What would become NBC12 signed on the air on Sunday, April 29, 1956. At the time it was WRVA-TV and it was a CBS affiliate. Over the years that followed, the station was affiliated with CBS, ABC and finally NBC. Our history, and that of television in Richmond, is a story complete with corporate intrigue and government policy changes.
One of the men who lived it, wrote it all down shortly before his death. "Roots to Satellites" is a history of TV in Richmond by Sanford Terry, the man who built what is now WWBT. From the corporate foot dragging that left WRVA third in the race, to the executive who felt the station should be built along the design of his "cow barn," it's a story we hope even non-broadcasters will find fun to read.
We're pleased to be able to provide Mr. Terry's "Roots to Satellites" online.
Early Decisions, Timid or Bold, Determined the Future of Television in Richmond
Richmond's AM radio stations WRVA and WRNL rode the crest of an unprecedented wave of prosperity in 1945 and 1946. Their owners were in no hurry to join the pioneer trek to television, influenced no doubt by thoughts of large and risky capital. In early 1945, just months before the war ended, the FCC allocated four VHF TV channels to Richmond. Local observers mistakenly guessed that the franchises would be quickly picked up by WRVA and WRNL, regarded in the industry as Virginia's leading broadcasters. The third and fourth channels were wild cards. Another local radio station, WMBG (now WTVR-AM), was not thought of as a likely contender, but its owner, the founder of the future WTVR, took the initiative and picked up a channel before an unexpected construction permit freeze was imposed. WTVR (and WBTV, Charlotte) were among the 108 pre-freeze stations. Foot dragging was costly for others. In the end, WRNL lost its television bid and WRVA got only a half loaf.
The WTVR story is a genuine rags to riches saga of a $500 investment that brought millions when the property was sold. Wilbur M. Havens and a man named Martin owned a hole-in-the-wall automobile battery and ignition shop on West Broad near Laurel street. In 1927, the partners, drawn by the romance of radio, obtained a license (WMBG) to operate a ten watt station on the second floor of the shop. Power was stepped up several times. By 1939, growing WMBG sported a new 5000 watt transmitter on Staples Mill Road and a studio and office building at 3301 West Broad. Martin sold his share of the business to Havens in 1942.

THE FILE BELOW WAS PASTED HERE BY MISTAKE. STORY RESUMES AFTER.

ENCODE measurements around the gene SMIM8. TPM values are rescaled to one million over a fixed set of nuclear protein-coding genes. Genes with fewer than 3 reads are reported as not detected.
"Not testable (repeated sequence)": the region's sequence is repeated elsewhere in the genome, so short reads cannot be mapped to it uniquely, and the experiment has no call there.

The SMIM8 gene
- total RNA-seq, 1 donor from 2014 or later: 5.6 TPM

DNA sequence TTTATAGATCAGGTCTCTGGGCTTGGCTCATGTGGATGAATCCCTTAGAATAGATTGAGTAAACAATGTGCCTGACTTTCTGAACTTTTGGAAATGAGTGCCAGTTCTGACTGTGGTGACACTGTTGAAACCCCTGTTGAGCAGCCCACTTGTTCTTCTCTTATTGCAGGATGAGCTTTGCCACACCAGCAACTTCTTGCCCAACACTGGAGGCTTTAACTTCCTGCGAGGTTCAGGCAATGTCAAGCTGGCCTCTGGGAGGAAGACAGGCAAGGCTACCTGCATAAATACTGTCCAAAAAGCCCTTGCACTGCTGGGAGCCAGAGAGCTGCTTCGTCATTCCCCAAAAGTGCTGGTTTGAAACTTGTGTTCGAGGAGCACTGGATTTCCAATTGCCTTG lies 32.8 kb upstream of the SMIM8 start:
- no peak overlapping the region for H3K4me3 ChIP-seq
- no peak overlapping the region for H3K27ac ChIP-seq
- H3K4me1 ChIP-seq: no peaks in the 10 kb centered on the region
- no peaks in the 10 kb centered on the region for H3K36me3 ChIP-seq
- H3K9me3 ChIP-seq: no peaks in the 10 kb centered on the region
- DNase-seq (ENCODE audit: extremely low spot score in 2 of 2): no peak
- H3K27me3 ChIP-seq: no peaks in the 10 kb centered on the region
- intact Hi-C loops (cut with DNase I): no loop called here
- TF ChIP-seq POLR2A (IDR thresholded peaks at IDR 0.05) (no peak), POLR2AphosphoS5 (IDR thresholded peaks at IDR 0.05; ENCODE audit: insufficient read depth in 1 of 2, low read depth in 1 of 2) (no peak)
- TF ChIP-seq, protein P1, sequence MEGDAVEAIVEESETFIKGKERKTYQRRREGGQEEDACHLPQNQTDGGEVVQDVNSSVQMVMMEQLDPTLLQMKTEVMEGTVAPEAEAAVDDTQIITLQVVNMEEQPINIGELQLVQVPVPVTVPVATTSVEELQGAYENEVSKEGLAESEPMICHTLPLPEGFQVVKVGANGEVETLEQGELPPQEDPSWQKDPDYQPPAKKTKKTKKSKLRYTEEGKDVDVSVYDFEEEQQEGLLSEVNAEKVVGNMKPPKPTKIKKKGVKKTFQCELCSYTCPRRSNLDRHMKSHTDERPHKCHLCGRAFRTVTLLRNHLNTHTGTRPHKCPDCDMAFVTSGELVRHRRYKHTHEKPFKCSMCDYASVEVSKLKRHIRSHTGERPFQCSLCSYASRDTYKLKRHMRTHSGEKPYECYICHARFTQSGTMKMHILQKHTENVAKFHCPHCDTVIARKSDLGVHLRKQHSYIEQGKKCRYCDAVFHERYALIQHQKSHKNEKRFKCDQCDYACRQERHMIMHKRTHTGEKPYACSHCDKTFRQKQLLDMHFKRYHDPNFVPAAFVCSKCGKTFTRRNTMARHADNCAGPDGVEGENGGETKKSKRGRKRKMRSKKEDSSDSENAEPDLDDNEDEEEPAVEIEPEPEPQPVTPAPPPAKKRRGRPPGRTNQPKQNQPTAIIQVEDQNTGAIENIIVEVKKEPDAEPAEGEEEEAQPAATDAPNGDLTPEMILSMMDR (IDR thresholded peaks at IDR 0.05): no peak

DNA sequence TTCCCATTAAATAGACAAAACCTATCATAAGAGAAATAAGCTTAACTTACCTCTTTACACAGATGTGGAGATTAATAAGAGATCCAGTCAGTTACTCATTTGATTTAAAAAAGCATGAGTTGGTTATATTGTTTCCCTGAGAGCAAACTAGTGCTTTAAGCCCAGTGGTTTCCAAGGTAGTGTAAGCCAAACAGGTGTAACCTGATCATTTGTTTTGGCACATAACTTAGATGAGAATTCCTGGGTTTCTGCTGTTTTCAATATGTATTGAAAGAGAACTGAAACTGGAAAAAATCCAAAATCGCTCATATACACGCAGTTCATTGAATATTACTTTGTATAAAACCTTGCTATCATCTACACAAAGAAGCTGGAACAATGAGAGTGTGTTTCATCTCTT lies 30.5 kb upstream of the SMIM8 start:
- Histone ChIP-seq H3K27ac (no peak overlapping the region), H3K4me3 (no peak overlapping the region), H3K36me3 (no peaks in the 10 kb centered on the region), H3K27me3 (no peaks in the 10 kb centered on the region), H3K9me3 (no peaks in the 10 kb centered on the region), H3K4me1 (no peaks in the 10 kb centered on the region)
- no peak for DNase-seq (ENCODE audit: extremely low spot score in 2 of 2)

Having no board of directors or partners to answer to, Havens could move as he desired. In 1947, he brought the first FM service to Richmond. His WCOD(FM) operates now as WTVR-FM. It is unknown if Havens at the time saw a golden future for television. Possibly he was drawn to the romance of TV just as he had been to radio 20 years earlier. Whatever the motivation, Havens kept his dream of television to himself until papers were filed with the FCC. With no other Richmond applications to consider, the commission quickly granted his request for authority to build a station on Channel six.A sync generator and the control room switcher were said to have been built in the chief engineer's home workshop. FM and TV antennas shared space on a fairly short tower adjacent to the AM towers on Staples Mill Road. An addition to the transmitter building housed a medium power FM and five hundred watt TV transmitter. And a small studio and control room went into the West Broad Street radio building. Havens' WTVR won the everlasting distinction on April 22, 1948, of being the first television station south of Washington, DC to begin broadcasting.
About the Author:
During World War II, Sandy Terry served in the Pacific on General Douglas MacArthur's headquarters staff and was away from the station for nearly four years. While in the Army, he planned and directed the construction of a 10,000 watt broadcast station in the U.S.Army Transport Apache. It is thought to be the world's first completely equipped radio broadcast ship.
It had a studio, control room, transmitter and power generating equipment. The ship was first used to broadcast live back to the United States news of the invasion of the Philippines when MacArthur's forces liberated the islands from the Japanese. This would have been known as the first ENG ship!
Who else is better qualified to put together a History of our Television Station. Sandy Terry was there from its inception and served our station for over two decades.
David G. Frasier
WWBT-TV NBC 12
P.O. Box 12
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